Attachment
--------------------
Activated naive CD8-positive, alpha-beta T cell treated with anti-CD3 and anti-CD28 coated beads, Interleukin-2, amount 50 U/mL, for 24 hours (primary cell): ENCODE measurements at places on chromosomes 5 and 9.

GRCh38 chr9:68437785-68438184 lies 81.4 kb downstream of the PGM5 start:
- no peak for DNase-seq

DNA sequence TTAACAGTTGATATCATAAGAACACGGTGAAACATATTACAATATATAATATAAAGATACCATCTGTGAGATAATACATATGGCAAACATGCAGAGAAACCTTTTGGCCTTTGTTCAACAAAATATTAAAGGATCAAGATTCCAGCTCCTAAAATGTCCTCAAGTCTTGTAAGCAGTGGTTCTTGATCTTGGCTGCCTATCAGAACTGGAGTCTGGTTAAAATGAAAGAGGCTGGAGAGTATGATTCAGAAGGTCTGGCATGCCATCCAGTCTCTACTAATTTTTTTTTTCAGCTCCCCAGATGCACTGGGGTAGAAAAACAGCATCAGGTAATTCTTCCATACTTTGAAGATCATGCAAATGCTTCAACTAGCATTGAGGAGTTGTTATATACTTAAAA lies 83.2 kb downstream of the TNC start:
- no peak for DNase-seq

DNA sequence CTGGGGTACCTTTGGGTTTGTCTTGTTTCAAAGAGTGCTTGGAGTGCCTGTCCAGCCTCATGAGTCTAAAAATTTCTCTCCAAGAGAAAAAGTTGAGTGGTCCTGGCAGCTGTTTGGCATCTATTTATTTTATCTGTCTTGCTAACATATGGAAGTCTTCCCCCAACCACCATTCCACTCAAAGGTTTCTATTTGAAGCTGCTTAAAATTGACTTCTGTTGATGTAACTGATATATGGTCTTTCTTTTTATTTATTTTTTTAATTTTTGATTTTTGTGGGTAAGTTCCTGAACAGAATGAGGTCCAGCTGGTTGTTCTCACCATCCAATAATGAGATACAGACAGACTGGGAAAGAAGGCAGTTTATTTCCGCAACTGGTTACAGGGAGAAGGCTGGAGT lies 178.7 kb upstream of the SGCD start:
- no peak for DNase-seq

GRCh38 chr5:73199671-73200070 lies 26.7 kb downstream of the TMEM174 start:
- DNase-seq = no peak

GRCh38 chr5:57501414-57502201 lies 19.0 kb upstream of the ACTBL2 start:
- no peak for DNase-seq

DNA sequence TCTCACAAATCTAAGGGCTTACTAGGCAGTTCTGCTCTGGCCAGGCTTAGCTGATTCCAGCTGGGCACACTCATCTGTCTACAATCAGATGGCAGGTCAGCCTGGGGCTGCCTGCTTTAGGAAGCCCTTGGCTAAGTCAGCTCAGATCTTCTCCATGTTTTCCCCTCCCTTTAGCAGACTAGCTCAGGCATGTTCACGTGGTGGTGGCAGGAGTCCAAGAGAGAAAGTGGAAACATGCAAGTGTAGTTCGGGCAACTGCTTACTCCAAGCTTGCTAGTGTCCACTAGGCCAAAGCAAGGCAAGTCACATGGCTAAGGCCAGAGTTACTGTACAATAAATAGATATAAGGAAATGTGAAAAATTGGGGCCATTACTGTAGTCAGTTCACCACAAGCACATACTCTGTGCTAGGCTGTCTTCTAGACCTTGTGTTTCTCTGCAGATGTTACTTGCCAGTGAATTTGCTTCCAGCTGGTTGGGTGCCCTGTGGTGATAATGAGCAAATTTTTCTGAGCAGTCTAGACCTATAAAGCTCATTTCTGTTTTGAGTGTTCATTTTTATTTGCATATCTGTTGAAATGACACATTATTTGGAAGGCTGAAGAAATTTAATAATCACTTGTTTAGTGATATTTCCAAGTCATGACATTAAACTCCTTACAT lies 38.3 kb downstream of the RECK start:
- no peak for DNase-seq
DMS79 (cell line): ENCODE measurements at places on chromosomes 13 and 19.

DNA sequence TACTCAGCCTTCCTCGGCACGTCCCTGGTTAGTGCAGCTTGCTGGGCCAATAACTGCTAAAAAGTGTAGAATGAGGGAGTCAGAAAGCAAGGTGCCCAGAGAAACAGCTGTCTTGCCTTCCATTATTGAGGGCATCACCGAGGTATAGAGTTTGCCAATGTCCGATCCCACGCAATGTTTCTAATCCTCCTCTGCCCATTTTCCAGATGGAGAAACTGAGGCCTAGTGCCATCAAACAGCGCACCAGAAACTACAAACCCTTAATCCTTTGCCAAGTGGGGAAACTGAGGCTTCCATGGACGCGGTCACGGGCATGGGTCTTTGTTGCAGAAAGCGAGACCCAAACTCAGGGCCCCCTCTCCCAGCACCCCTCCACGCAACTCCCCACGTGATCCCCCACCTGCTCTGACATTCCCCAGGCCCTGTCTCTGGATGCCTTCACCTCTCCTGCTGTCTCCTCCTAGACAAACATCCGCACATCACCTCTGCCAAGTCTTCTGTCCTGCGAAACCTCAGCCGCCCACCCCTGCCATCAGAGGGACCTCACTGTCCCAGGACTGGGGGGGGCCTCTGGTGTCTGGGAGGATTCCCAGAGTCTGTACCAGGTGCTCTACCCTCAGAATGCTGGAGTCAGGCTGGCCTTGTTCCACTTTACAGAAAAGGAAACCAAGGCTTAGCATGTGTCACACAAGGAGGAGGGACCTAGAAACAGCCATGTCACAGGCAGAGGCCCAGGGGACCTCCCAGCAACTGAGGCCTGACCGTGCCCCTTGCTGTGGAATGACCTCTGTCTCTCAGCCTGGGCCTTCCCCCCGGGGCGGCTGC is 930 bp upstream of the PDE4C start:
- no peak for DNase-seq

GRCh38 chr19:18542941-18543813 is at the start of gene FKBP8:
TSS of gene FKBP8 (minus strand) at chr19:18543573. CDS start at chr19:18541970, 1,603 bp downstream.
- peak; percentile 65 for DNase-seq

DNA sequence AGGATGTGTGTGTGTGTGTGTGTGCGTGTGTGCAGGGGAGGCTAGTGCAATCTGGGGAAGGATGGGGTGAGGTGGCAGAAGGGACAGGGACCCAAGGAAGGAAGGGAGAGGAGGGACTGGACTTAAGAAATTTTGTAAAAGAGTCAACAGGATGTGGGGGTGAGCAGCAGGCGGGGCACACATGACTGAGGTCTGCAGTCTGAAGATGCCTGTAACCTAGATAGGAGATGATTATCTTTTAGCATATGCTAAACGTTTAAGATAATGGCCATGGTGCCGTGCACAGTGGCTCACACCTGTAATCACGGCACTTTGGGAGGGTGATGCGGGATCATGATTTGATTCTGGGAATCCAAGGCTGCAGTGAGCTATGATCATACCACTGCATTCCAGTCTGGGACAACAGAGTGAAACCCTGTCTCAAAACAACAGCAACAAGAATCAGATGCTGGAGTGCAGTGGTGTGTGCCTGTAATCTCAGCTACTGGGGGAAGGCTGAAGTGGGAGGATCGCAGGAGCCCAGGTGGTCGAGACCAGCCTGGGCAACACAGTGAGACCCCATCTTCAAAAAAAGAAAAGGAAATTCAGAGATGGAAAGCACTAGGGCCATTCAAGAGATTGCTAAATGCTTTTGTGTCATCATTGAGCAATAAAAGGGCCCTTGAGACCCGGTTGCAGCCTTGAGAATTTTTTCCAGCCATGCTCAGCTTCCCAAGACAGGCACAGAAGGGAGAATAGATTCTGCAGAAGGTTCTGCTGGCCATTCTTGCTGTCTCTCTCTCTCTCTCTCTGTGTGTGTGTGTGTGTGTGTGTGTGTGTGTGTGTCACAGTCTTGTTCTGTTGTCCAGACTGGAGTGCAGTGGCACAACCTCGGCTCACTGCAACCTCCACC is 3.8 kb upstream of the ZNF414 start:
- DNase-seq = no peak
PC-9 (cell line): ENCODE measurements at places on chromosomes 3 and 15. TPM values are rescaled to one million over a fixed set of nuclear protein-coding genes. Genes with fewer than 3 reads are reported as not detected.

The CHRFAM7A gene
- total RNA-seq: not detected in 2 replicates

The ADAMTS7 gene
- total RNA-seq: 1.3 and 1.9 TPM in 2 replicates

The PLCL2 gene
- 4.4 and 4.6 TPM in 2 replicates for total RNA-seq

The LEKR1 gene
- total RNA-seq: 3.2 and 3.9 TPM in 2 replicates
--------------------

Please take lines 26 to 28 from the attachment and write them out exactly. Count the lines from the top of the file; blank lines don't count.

- total RNA-seq: 1.3 and 1.9 TPM in 2 replicates

The PLCL2 gene
- 4.4 and 4.6 TPM in 2 replicates for total RNA-seq